ISSN: 2381-8727

Journal international de l'inflammation, du cancer et de la thérapie intégrative

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Relationship between Cardiac Toxicities and Radiation Dose in Early-Stage Non-Small Cell Lung Cancer Patients Treated with Stereotactic Body Radiotherapy for Tumors Adjacent to the Heart

Nhu Ngoc Nguyen, Hong Nam Vu, Thanh Toan Nguyen, Quoc Viet Tran, Viet Cuong Nguyen, Duc Tien Dao, Son Giang Vu, Hiroshi Onishi

Background and purposes: Stereotactic Body Radiotherapy (SBRT) is the main treatment modality for earlystage NSCLC patients who cannot undergo the operation because of its excellent local control as well as Overall Survival (OS) rates. However, in patients with centrally located tumors, the radiation induced side effects to surrounding normal tissues can limit the treatment outcomes. This study’s goal is to examine the correlations of SBRT with cardiac toxicities and the OS rate in early-stage non-small cell lung cancer patients whose tumors are close to the heart following irradiation.

Methods: Forty-five patients who underwent SBRT with tumors close to the heart (<2 cm) were included. We reviewed dose-volume histograms and selected heart dosimetric parameters, such as maximum and mean dose, percentages of tumor volume receiving >5 Gy, >10 Gy and >20 Gy. The correlation between cardiac toxicities following SBRT, the OS rate, and cardiac dose metrics, clinical factors were assessed by multiple variate analyses using the Cox’s regression model.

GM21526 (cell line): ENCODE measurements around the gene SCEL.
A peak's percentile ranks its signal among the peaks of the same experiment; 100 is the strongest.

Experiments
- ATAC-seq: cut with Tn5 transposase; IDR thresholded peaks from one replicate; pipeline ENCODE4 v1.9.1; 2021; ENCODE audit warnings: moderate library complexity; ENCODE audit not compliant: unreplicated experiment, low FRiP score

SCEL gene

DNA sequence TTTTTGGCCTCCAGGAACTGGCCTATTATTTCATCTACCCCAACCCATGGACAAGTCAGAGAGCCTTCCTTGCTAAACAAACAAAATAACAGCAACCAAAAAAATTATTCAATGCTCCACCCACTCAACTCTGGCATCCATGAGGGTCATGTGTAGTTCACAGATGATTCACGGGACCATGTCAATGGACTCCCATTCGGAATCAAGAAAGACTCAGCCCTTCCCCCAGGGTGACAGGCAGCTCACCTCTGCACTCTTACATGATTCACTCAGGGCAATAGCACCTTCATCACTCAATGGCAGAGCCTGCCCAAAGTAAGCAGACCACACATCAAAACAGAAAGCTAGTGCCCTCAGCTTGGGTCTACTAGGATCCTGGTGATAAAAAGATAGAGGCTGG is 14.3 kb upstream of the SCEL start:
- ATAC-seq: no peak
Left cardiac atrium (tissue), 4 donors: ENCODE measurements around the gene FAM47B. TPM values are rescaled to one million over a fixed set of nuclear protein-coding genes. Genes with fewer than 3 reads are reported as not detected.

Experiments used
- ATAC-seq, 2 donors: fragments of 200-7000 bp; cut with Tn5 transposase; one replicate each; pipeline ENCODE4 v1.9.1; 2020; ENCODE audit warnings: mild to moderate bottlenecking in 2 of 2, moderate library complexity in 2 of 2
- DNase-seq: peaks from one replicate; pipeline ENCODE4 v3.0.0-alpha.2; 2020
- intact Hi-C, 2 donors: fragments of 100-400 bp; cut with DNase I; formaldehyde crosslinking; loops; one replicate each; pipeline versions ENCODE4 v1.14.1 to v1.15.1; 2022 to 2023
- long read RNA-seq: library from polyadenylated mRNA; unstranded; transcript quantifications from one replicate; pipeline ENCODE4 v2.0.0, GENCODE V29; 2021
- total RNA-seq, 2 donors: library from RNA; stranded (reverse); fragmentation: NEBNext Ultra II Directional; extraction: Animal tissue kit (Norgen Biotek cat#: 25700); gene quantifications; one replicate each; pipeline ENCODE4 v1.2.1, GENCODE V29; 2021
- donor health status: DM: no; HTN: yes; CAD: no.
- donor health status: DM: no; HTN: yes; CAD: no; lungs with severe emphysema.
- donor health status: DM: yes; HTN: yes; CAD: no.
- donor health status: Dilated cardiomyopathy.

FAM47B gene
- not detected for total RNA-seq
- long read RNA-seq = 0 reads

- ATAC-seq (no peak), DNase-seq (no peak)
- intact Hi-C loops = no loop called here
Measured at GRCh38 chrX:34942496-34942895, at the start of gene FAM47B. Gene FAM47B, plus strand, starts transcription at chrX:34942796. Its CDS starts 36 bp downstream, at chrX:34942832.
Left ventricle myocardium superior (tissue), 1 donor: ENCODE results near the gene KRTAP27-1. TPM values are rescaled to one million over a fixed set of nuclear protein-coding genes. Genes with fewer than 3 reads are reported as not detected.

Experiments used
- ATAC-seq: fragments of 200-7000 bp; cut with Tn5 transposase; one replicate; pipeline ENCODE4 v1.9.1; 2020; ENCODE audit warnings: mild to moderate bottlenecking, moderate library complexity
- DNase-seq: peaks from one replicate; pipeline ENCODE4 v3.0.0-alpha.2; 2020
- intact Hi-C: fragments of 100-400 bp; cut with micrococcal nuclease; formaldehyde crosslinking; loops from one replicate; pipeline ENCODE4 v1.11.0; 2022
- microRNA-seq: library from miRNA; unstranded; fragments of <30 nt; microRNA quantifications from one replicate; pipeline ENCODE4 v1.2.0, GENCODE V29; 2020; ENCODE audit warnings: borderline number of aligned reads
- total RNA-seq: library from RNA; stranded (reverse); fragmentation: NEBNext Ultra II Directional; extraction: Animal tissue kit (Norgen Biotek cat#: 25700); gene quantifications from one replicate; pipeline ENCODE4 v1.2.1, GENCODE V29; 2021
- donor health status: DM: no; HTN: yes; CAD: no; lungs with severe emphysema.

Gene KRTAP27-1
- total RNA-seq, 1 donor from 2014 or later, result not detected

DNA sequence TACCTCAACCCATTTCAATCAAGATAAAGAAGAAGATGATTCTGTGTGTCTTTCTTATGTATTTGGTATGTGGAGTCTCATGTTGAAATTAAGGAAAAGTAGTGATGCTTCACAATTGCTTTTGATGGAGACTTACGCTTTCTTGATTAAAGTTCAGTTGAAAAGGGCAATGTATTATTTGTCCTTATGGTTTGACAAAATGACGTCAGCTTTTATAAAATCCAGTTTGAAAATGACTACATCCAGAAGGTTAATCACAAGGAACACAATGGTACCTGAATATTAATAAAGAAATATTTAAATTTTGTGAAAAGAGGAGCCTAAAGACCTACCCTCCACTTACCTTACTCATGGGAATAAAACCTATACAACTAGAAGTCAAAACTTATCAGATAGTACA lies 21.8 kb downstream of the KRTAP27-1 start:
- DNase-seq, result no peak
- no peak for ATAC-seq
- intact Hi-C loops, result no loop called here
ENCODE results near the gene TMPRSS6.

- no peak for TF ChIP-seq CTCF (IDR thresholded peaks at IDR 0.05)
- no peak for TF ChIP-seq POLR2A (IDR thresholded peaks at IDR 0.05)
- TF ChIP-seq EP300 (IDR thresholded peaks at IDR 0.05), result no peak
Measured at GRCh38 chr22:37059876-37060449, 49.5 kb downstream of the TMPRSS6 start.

Results: The 3-year overall survival rate was 45% with a median follow-up time was 22 months. The following heart dose volume histogram metrics were recorded (median, range): maximum dose (14.2 Gy, 0-79.4 Gy), mean dose (2 Gy, 0-24.7 Gy) and percentage volumes receiving >5 Gy (9.5%, 0%-100%), >10 Gy (0.3%, 0%-95.5%), and >20 Gy (0%, 0%-51.7%). Sixteen (35.5%) patients had a preexisting cardiovascular history, most commonly ischemia or hypertension. Two patients (4.5%) developed grade ≥ 3 cardiac toxicities, one of whom with a history of cardiomegaly died because of heart failure. There was a statistically significant increase in cardiac abnormalities after stereotactic body radiotherapy. We identified no direct relationship between overall survival or cardiac toxicities and any cardiac dose-volume histogram parameters. However, preexisting heart disease was found as a predictor for overall survival (p-value=0.04)

Conclusion: SBRT is safe for treating early-stage NSCLC patients with tumors close to the heart. However, it might increase the risk of cardiac abnormalities among patients with preexisting heart conditions, and this should be carefully considered when implementing stereotactic body radiotherapy.